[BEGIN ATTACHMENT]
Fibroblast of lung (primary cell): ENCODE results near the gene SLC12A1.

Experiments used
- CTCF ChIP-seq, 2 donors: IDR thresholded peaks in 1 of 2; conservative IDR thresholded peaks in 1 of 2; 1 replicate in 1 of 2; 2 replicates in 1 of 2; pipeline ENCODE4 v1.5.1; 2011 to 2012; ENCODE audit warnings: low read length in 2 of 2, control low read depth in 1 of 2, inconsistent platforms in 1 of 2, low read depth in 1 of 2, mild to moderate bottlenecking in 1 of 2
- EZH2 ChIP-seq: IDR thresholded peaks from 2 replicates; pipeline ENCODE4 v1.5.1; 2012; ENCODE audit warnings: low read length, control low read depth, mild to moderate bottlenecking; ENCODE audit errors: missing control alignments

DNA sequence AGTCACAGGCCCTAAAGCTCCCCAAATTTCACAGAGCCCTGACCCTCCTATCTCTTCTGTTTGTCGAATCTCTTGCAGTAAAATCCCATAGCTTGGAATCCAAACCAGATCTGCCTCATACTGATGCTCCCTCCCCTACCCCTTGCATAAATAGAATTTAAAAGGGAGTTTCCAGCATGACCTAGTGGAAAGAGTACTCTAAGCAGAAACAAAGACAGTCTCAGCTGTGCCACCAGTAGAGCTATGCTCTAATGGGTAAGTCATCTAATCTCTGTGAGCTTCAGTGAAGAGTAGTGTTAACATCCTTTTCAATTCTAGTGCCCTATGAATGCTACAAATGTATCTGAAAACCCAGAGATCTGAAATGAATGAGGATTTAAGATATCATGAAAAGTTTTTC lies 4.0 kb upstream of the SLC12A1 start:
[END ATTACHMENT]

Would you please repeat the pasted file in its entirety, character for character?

Fibroblast of lung (primary cell): ENCODE results near the gene SLC12A1.

Experiments used
- CTCF ChIP-seq, 2 donors: IDR thresholded peaks in 1 of 2; conservative IDR thresholded peaks in 1 of 2; 1 replicate in 1 of 2; 2 replicates in 1 of 2; pipeline ENCODE4 v1.5.1; 2011 to 2012; ENCODE audit warnings: low read length in 2 of 2, control low read depth in 1 of 2, inconsistent platforms in 1 of 2, low read depth in 1 of 2, mild to moderate bottlenecking in 1 of 2
- EZH2 ChIP-seq: IDR thresholded peaks from 2 replicates; pipeline ENCODE4 v1.5.1; 2012; ENCODE audit warnings: low read length, control low read depth, mild to moderate bottlenecking; ENCODE audit errors: missing control alignments

DNA sequence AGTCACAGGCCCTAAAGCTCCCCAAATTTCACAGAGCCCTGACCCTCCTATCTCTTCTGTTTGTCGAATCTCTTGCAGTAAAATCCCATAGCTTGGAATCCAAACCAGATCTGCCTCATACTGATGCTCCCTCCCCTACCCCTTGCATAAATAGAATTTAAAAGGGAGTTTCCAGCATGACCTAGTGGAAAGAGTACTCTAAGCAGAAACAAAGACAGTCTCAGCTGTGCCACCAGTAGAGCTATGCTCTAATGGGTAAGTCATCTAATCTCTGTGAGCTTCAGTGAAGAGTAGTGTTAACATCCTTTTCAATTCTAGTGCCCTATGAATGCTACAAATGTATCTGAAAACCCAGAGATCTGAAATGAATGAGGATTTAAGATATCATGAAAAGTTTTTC lies 4.0 kb upstream of the SLC12A1 start: